The purpose of this lesson is for students to use their understanding of equal groups to solve a design problem.
This lesson is optional because it does not address any new mathematical content standards. It does provide students with an opportunity to apply precursor skills of mathematical modeling.
In previous lessons, students created scaled bar graphs and solved problems involving equal groups. In this lesson, they use these ideas as they make a seating arrangement.
Students first examine a diagram showing equal groups and consider the situations it could represent. Upon learning that the diagram represents a seating chart, they consider the information needed to set up the seating arrangement for a game night. Students then plan a seating arrangement given some constraints—the total number of game tables and a combination of games that each involve a certain number of players—and create a display to present their solution. Finally, students create a scaled bar graph to represent the number of players that can play each game in their seating solution. Throughout the lesson, students make sense of problems and persevere in solving them (MP1).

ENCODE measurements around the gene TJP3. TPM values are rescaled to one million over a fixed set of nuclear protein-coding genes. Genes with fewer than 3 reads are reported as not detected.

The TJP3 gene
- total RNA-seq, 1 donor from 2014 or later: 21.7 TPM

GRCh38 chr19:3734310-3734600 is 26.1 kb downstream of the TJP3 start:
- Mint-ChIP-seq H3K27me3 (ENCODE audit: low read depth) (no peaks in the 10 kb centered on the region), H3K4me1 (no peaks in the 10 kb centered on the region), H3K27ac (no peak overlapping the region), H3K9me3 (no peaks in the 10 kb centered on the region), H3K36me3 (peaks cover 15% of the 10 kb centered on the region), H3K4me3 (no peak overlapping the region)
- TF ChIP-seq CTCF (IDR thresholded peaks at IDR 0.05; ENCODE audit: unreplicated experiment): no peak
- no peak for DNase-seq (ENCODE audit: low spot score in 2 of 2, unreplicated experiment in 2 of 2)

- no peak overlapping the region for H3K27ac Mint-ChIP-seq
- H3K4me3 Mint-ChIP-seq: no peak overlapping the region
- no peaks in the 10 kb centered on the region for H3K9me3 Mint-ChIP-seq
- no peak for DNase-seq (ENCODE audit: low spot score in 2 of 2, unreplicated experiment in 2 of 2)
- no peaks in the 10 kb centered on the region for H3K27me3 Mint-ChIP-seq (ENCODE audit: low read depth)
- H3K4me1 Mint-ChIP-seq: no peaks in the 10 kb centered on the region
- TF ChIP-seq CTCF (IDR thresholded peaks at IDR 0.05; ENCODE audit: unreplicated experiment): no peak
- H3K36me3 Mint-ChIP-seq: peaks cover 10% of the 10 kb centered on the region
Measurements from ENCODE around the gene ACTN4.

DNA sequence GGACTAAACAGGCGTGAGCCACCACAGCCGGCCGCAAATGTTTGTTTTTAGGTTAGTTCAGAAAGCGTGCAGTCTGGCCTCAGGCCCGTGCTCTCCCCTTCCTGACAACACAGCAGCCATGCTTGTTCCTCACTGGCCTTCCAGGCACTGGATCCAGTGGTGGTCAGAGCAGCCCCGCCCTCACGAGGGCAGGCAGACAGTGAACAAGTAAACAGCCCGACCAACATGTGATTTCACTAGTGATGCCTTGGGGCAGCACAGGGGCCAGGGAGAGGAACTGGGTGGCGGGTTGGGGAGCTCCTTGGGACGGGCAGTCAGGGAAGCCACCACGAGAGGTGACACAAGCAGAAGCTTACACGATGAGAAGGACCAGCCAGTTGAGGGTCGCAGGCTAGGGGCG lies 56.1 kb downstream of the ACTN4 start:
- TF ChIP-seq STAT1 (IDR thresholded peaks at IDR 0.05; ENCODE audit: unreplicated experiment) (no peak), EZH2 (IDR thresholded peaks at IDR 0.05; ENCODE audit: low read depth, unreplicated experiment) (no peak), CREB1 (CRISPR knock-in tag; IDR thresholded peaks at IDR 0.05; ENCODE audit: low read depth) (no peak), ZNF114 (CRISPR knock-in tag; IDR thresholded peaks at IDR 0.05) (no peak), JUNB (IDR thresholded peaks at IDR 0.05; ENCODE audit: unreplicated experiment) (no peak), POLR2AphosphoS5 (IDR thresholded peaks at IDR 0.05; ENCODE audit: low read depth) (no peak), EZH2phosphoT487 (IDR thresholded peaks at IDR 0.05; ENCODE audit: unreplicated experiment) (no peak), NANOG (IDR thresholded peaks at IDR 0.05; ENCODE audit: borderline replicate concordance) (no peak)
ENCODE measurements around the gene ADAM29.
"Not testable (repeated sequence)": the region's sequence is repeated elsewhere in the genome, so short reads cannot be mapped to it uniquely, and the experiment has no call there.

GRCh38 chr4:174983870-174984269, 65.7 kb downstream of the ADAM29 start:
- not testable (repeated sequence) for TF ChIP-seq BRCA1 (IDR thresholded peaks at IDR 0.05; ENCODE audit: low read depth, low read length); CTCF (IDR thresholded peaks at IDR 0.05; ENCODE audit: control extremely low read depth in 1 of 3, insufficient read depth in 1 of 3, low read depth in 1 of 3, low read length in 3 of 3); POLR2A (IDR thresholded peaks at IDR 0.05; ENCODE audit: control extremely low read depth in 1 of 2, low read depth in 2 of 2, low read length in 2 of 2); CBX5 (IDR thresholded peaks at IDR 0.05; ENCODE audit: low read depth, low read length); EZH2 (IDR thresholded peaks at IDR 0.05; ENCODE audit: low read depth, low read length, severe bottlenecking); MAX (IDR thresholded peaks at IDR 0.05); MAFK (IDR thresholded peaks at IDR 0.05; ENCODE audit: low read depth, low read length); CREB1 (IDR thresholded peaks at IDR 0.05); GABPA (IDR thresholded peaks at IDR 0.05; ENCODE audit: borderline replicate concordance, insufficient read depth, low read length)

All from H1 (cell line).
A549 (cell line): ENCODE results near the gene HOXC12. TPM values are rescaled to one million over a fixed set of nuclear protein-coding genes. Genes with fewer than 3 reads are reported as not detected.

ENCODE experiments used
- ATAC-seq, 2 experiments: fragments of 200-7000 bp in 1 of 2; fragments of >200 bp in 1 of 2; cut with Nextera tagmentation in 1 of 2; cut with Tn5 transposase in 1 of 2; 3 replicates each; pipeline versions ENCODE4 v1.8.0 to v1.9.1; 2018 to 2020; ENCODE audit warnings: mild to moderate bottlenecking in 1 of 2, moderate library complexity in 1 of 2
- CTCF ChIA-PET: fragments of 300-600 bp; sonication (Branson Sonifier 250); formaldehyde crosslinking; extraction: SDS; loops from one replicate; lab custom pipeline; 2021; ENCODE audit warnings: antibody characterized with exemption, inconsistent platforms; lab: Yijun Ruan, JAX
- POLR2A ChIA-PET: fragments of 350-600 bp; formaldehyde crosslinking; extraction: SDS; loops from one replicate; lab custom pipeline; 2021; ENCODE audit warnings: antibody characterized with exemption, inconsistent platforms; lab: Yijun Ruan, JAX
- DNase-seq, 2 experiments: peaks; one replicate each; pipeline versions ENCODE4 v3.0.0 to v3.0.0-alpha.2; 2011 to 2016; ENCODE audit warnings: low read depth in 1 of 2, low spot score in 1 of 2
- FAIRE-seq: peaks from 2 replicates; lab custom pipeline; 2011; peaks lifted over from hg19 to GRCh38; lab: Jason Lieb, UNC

Students model with mathematics as they define quantities and variables that are relevant in the situation, communicate their solution, and translate a mathematical solution back into context (MP4).
- Make choices and assumptions.
- Represent data using scaled bar graphs to communicate results.
- Solve real-world problems involving equal groups.
- Let’s plan a game night.
- Each student needs a sheet of grid paper.
|Activity 1||25 min|
|Activity 2||10 min|
|Lesson Synthesis||10 min|
Teacher Reflection Questions
- Capture Squares (1–3), Stage 5: Multiply with 2, 5, and 10 (Addressing)
- Five in a Row: Multiplication (3–5), Stage 1: Factors 1–5 and 10 (Addressing)
Print Formatted Materials
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